With a loving, sincere interest in people and infinite patience, Emory was a born teacher. The Army’s recognition of this led to his next assignment in Southeast Germany, where he taught a NATO Nuclear Course at the U.S. Army School in Europe from 1960 to 1963. This was an enjoyable assignment for the family as they, among other things, took in the Passion Play at Oberammergau. Then they returned to the United States where Emory served his final Army tour at the Defense Atomic Support Agency until his retirement as a Colonel on 1 August 1967. As Emory himself put it, during this time a strange, delightful happening occurred in the person of another son, Stephen Garner, who was born at Fort Belvoir on 18 July 1965.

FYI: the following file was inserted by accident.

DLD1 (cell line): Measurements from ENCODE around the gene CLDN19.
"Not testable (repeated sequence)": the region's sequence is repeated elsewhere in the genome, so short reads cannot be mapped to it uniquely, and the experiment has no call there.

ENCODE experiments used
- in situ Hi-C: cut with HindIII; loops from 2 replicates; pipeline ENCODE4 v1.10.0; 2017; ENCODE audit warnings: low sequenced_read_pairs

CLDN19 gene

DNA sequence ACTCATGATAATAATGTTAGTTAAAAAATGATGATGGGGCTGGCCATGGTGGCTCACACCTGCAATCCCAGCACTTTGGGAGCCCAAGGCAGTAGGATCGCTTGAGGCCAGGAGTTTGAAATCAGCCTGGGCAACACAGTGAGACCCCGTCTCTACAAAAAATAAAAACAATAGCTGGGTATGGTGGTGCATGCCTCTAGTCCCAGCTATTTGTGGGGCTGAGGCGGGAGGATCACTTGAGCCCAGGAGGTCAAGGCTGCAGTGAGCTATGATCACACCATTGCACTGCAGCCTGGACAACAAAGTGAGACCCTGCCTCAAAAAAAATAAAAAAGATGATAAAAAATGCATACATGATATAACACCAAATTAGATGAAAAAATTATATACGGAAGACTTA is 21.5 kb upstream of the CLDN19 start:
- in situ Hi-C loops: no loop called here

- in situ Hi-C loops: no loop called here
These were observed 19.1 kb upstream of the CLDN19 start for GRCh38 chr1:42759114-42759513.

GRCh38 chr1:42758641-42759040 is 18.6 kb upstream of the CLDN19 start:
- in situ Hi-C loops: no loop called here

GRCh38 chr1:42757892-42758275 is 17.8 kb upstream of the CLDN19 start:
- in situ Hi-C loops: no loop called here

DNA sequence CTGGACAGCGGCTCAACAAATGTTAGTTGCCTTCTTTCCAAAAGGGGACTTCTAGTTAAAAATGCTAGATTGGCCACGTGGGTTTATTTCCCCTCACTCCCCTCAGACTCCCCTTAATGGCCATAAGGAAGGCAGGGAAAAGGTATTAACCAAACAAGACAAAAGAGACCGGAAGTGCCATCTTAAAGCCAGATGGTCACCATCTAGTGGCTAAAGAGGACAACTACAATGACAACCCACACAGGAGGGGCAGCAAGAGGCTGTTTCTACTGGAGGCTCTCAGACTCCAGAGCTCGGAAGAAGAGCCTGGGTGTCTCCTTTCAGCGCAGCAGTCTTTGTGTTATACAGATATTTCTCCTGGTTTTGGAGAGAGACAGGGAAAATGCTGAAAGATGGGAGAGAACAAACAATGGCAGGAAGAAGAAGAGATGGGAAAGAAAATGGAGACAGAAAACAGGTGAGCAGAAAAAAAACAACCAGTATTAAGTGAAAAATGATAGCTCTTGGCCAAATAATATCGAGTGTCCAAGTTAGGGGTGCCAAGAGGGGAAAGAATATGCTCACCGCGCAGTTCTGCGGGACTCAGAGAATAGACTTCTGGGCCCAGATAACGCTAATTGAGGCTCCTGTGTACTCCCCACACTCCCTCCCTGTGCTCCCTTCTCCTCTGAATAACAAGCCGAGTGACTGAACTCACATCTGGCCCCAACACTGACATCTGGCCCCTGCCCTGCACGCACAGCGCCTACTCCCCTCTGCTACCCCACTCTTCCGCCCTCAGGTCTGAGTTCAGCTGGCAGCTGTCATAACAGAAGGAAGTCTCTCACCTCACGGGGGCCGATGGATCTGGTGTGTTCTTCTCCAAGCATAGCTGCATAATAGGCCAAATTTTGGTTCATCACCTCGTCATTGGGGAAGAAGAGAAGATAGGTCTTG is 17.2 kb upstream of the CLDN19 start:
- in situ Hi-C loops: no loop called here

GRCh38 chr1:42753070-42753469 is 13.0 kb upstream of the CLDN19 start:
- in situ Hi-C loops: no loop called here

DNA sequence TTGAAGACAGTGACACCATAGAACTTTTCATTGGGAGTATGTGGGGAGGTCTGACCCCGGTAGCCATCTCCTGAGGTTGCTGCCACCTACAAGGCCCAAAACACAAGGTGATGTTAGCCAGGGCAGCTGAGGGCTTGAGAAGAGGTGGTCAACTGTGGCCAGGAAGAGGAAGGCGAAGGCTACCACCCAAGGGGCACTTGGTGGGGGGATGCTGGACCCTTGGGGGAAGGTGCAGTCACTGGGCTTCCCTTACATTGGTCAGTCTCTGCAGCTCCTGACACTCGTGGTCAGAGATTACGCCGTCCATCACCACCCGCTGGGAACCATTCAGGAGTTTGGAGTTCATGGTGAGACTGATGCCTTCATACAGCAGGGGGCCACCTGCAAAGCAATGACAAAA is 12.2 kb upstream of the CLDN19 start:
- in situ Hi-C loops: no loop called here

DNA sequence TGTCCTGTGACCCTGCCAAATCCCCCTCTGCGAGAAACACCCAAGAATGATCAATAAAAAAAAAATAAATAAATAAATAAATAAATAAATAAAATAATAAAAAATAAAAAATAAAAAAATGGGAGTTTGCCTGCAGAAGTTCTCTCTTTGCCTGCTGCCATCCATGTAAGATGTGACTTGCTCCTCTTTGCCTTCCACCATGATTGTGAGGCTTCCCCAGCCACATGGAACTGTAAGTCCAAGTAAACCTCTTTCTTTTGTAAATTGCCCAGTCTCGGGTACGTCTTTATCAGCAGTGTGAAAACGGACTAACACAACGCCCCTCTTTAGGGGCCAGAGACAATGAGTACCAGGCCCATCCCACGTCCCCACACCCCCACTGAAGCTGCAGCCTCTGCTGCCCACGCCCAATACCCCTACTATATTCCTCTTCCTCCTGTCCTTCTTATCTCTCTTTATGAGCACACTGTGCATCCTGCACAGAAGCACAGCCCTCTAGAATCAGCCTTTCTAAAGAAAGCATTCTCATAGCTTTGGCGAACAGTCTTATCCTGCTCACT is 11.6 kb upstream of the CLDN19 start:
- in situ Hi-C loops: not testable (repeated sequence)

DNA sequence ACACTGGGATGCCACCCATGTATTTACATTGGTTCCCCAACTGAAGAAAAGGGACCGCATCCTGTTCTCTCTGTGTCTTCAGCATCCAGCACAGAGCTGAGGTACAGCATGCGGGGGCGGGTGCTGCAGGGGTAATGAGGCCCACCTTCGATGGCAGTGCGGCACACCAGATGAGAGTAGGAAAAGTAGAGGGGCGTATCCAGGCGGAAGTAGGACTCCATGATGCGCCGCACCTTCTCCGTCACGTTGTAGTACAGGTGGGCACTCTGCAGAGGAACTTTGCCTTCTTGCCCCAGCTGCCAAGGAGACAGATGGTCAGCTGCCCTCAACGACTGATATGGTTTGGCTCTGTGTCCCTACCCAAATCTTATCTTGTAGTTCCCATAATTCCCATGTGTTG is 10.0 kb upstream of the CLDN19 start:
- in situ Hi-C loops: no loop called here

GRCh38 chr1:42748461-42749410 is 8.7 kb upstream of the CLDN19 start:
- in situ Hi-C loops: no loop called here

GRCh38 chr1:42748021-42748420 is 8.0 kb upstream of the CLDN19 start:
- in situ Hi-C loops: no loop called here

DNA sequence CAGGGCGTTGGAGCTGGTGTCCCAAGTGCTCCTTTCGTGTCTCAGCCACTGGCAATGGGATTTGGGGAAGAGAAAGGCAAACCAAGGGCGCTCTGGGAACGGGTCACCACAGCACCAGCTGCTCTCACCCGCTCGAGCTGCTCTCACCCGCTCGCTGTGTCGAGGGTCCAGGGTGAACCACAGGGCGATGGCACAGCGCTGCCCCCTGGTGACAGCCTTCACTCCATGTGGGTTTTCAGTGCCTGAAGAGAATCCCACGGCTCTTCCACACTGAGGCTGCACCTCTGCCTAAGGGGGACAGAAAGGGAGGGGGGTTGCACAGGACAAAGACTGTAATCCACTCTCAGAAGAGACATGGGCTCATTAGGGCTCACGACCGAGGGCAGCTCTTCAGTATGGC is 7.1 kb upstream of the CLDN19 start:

Emory and Jane decided to live in Fairfax, Virginia, where they readily became one of the more popular couples and families among a good number of classmates and wives who also settled in the Washington, D.C., area. With his evident knack for teaching, Emory taught mathematics at Northern Virginia Community College as he worked his way up to the head of the Developmental Mathematics Department.
Then tragedy struck as Emory unexpectedly died of a heart attack on 20 August 1971. Jane and her children courageously bore up under the strain and stress of his untimely death, keeping their home in Fairfax and making the best of a difficult situation. Nine years later, Jane also died unexpectedly on 8 July 1980, joining her beloved husband at Arlington National Cemetery where they are buried together.